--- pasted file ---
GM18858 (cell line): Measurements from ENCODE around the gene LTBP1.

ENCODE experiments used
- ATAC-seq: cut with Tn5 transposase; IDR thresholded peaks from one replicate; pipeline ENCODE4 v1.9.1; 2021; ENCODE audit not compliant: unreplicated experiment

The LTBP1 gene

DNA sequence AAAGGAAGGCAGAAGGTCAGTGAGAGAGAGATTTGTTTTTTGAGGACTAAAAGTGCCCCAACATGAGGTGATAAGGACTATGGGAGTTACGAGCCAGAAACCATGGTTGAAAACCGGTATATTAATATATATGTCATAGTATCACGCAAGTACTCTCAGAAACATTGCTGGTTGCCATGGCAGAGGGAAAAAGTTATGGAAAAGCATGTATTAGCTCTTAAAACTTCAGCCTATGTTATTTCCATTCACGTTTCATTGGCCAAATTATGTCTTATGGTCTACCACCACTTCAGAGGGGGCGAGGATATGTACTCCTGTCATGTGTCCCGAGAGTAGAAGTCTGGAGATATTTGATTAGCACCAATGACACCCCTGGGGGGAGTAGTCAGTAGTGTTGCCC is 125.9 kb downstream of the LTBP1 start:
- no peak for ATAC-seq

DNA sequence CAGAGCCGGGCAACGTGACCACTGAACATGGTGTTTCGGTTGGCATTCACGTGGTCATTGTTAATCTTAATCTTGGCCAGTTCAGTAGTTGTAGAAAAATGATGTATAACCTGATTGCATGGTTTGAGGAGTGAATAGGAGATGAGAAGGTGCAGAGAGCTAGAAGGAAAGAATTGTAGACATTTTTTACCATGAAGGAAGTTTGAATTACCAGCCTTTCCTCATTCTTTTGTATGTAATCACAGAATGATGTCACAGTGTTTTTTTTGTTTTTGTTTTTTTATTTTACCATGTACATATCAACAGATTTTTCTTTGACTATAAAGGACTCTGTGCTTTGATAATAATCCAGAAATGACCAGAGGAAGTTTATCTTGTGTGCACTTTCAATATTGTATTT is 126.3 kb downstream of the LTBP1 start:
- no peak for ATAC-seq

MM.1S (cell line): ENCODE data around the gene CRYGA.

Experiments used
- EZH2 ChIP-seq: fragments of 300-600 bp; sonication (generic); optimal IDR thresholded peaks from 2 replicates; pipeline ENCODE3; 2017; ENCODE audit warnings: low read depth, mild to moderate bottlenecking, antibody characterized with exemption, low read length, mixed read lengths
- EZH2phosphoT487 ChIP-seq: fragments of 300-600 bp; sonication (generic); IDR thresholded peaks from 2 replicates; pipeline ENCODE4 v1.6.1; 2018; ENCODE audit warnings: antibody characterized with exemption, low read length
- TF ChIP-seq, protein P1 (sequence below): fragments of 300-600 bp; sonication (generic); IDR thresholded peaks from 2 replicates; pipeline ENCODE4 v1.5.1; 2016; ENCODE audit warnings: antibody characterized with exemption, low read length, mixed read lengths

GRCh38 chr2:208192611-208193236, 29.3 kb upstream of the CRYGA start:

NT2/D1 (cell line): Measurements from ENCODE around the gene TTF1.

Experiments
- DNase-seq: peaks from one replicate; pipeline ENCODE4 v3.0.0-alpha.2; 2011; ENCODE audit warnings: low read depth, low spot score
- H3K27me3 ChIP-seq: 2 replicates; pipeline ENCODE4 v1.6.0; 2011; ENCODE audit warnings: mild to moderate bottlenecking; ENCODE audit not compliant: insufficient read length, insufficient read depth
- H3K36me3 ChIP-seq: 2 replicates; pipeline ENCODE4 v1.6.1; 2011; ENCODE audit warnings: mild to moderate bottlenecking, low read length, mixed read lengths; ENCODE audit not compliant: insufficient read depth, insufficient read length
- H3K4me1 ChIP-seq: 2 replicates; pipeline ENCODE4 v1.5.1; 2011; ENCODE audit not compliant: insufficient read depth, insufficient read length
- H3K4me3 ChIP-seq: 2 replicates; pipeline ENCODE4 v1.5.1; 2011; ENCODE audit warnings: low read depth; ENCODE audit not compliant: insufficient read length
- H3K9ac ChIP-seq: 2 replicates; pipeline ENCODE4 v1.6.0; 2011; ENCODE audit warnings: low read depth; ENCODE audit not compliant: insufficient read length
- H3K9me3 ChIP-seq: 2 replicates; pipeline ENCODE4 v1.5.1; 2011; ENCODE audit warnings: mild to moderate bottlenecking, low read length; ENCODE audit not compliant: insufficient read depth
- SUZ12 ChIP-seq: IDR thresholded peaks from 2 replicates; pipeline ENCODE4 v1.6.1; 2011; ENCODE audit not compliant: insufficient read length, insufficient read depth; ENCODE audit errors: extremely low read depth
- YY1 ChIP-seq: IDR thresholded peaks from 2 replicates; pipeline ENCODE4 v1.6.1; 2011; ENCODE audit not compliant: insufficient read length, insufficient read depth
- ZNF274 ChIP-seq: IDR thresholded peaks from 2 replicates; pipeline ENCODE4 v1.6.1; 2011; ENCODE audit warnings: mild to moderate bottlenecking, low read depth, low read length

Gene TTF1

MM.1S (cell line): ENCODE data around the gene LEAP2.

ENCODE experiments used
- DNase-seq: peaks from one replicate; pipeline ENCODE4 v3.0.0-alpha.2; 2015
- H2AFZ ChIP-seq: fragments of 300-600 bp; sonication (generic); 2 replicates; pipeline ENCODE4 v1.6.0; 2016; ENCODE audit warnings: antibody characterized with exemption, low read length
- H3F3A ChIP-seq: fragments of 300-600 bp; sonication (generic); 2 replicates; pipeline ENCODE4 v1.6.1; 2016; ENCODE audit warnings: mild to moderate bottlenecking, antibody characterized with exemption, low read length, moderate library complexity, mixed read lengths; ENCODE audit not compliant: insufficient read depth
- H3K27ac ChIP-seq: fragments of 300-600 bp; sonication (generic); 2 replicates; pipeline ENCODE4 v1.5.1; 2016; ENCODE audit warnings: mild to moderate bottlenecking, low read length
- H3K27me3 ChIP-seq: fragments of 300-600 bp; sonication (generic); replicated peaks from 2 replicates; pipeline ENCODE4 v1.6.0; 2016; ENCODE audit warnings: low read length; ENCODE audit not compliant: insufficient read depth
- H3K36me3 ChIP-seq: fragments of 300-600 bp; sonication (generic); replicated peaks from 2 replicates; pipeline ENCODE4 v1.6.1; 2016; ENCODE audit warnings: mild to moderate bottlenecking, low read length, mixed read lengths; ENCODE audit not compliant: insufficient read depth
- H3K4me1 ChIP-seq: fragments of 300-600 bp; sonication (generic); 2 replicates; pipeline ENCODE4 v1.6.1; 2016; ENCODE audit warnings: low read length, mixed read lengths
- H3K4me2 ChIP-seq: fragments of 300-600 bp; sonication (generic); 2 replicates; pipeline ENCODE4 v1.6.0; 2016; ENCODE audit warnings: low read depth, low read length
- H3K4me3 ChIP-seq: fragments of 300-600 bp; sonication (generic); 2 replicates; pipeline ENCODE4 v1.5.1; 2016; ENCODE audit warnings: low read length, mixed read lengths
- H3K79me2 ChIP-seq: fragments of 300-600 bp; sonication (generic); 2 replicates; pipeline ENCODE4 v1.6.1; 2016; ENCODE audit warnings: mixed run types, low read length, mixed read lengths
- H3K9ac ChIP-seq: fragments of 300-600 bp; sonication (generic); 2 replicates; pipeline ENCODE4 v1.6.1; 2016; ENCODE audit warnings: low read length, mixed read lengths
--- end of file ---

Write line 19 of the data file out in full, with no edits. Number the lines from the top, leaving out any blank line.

- H3K36me3 ChIP-seq: 2 replicates; pipeline ENCODE4 v1.6.1; 2011; ENCODE audit warnings: mild to moderate bottlenecking, low read length, mixed read lengths; ENCODE audit not compliant: insufficient read depth, insufficient read length